Category — Who Knew…?
Picture it: Michelangelo lying on his scaffold, God’s finger reaching not for Adam, but for his nearly finished pint of gelato.
“You could never eat a pint of gelato,” says photographer Peter Menzel, who along with his wife, writer Faith D’Aluisio, chronicles eating habits around the world. “It would turn you into a marshmallow.”
Well, maybe if you’re Italian.
Let’s face it. Americans are gluttons. Two-thirds of us are overweight or obese and 26 million have diabetes (the kind you get from being fat.) American portions have ballooned in the last two decades with a bagel now twice the size of yore and a 300-calorie cheeseburger now hovering around 600 calories. And a new wave of ultra-low calorie products – ice cream with 150 calories per pint (yes, per pint), beer with fewer than 70 calories, noodles that clock in at 40 calories per half-pound – is making it easier than ever for us to eat without consequences.
Other wealthy nations don’t treat food this way – although, they are catching up. Statistics on portion sizes around the globe are tough to come by, but in their gorgeous book “What I Eat: Around the Globe in 80 Diets,” Menzel and D’Aluisio document the stunning diversity of foods, diets and habits that sustain life in today’s world.
So who are the most reasonable eaters on the planet?
“They’re an island nation surrounded by fish, they grew up eating rice and soy, and they have a tradition of community and not snacking,” Menzel says.
And probably one more thing: you’d have to eat 20 pieces of tuna nigiri to get the same number of calories found in a pint of Cherry Garcia.
July 28, 2011 4 Comments
It sounds like a whiskey and one that doesn’t leave you feeling very well in the morning.
But Country Captain is actually an American “curry,” a chicken dish made with bell peppers, onions and curry powder. I know — I’d never heard of it either. It’s one of those things where an editor calls and says “Know anything about….”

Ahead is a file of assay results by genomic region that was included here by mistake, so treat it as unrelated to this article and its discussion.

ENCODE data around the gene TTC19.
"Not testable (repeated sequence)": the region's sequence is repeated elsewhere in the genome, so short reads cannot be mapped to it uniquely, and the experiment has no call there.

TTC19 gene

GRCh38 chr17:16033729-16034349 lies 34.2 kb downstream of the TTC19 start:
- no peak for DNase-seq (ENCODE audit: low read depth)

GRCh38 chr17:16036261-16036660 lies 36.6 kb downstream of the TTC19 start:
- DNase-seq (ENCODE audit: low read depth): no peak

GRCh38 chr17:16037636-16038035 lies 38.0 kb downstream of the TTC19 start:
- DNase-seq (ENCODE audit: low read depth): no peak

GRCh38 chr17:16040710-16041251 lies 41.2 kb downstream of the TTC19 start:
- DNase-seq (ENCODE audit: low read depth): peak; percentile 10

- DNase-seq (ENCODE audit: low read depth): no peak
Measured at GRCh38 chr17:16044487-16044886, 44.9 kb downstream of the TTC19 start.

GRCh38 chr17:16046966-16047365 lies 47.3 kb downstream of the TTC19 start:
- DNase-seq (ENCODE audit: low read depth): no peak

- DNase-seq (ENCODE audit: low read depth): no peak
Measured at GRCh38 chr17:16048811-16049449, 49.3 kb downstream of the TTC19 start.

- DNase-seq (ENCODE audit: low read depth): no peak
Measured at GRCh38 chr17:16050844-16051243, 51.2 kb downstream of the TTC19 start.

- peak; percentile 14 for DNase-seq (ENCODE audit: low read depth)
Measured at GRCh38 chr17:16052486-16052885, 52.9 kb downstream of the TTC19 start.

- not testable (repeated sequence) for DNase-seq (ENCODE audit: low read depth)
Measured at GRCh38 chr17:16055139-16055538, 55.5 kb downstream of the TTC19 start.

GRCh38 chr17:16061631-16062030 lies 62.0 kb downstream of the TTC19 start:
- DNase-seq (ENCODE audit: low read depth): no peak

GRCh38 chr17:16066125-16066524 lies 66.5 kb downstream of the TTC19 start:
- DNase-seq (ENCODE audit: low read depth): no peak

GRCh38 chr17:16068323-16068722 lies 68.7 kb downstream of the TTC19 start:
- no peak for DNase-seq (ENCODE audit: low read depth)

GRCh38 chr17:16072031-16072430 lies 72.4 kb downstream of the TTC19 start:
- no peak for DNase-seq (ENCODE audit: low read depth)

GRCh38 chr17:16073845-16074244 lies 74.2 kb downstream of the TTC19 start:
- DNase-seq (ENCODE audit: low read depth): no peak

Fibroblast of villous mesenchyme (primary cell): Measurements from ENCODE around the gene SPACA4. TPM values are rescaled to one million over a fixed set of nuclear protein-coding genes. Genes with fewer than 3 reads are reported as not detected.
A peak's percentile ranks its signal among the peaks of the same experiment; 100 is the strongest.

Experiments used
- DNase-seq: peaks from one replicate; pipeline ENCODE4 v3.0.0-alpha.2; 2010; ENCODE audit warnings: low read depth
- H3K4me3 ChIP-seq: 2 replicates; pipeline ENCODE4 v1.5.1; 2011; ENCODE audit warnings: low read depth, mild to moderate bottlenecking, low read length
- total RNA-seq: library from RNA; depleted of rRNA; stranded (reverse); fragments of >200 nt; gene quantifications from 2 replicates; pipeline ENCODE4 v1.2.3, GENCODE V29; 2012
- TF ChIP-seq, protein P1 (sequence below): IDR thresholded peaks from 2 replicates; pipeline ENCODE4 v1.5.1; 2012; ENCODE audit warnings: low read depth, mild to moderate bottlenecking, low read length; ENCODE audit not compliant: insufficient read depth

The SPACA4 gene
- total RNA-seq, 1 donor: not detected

Here’s the backstory: Country Captain was supposedly brought to the U.S. in the 19th century by a British sea captain who’d served in India, where his ilk were called “country captains.” The dish (again, allegedly) landed in the South — perhaps Charleston, perhaps Savannah (the two cities have been duking it out for 150 years.) But the earliest written record of the dish can be found in a Yankee cookbook, “Miss Leslie’s New Cookery Book,” published in Philadelphia in 1857. So….provenance in contention. [Read more →]
January 28, 2011 Comments Off
You’re probably as tired as I am of reading the “end-of-year” round-ups that journalists are required to produce, but this information caught my eye. Company called Dotmenu tracked the popularity of different take out foods around the country, and guess what landed among the top 15 places? Indian, Thai and Japanese. Have included the complete list below…..(also, cool factoid: the most popular time to order food all across the country is 7:36 pm…)
Broken down by city, Dotmenu found that America ’s favorite dishes to order-in in 2010:
- New York, NY: Domino’s Pizza, Cheese Pizza
- Los Angeles CA: Manas Indian Restaurant, Garlic Naan
- Chicago, IL: Rajun Cajun, Samosa
- Houston: TX, Blimpie Subs & Salads, BBQ Beef
- Philadelphia, PA: Insomnia Cookies, Cookies
- Dallas, TX: Milano’s, Rice & Beans Plate
- San Francisco, CA: Zen Yai Thai Restaurant, Pad Thai
- Columbus, OH: Gumby’s Pizza, Original Pokey Stix
- Boston MA: Fin’s Japanese Sushi & Grill, Spicy Tuna Maki Roll
- Baltimore, MD : MD: Hopkins Deli, Cheese Pizza
- Seattle, WA : Tandoor Indian Restaurant, Spinach Nan
- Nashville, TN: Best Wok Chinese Restaurant, Steamed Dumplings
- Milwaukee, WI : Chopstix, Crab Meat Rangoon
- Washington, DC: Wingos, Buffalo Wings/10 piece order
- Atlanta, GA: Wingnuts, Combo #1 (1Pound Boneless Wings, Regular French Fry, Two 12oz. Sodas)
December 30, 2010 2 Comments